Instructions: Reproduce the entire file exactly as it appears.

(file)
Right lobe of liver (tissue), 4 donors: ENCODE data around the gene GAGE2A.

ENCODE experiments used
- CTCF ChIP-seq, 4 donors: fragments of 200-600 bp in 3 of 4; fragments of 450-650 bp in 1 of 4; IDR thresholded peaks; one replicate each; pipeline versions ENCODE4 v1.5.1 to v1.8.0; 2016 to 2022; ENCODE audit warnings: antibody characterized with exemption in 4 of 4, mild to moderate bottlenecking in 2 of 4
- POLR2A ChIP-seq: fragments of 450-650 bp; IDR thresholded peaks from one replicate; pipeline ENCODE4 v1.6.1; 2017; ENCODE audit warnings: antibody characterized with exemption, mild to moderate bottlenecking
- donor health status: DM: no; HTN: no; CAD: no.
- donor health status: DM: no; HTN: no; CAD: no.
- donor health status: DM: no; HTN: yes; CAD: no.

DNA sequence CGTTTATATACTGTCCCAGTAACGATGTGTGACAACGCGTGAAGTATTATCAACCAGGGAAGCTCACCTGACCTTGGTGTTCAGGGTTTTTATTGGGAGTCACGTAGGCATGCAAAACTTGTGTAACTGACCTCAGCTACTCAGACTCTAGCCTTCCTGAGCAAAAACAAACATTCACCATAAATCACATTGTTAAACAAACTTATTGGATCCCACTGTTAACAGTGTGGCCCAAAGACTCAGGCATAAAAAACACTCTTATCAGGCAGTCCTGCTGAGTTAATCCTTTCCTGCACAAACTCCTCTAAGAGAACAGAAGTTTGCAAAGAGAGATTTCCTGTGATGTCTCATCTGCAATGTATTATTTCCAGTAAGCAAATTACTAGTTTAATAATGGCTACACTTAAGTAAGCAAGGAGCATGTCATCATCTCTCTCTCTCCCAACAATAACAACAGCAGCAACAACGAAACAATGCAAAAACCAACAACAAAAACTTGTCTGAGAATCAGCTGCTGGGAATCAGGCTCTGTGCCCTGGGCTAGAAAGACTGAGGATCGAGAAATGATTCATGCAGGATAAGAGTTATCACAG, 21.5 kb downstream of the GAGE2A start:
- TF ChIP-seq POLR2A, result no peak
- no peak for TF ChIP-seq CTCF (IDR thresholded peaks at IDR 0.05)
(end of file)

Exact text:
Right lobe of liver (tissue), 4 donors: ENCODE data around the gene GAGE2A.

ENCODE experiments used
- CTCF ChIP-seq, 4 donors: fragments of 200-600 bp in 3 of 4; fragments of 450-650 bp in 1 of 4; IDR thresholded peaks; one replicate each; pipeline versions ENCODE4 v1.5.1 to v1.8.0; 2016 to 2022; ENCODE audit warnings: antibody characterized with exemption in 4 of 4, mild to moderate bottlenecking in 2 of 4
- POLR2A ChIP-seq: fragments of 450-650 bp; IDR thresholded peaks from one replicate; pipeline ENCODE4 v1.6.1; 2017; ENCODE audit warnings: antibody characterized with exemption, mild to moderate bottlenecking
- donor health status: DM: no; HTN: no; CAD: no.
- donor health status: DM: no; HTN: no; CAD: no.
- donor health status: DM: no; HTN: yes; CAD: no.

DNA sequence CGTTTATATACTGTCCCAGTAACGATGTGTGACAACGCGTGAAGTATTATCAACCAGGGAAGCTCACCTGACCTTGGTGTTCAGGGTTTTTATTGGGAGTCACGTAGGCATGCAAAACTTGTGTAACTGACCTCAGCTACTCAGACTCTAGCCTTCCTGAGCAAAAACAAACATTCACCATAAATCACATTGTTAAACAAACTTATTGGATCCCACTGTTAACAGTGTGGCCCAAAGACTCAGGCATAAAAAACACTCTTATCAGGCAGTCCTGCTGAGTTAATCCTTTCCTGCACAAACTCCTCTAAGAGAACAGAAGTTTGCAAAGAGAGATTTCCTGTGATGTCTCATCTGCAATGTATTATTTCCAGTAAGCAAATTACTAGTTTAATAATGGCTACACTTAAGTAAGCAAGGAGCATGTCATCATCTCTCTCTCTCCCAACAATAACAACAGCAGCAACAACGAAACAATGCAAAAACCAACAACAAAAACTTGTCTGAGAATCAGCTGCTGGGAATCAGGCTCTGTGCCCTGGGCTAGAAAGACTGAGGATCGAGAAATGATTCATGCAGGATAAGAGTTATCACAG, 21.5 kb downstream of the GAGE2A start:
- TF ChIP-seq POLR2A, result no peak
- no peak for TF ChIP-seq CTCF (IDR thresholded peaks at IDR 0.05)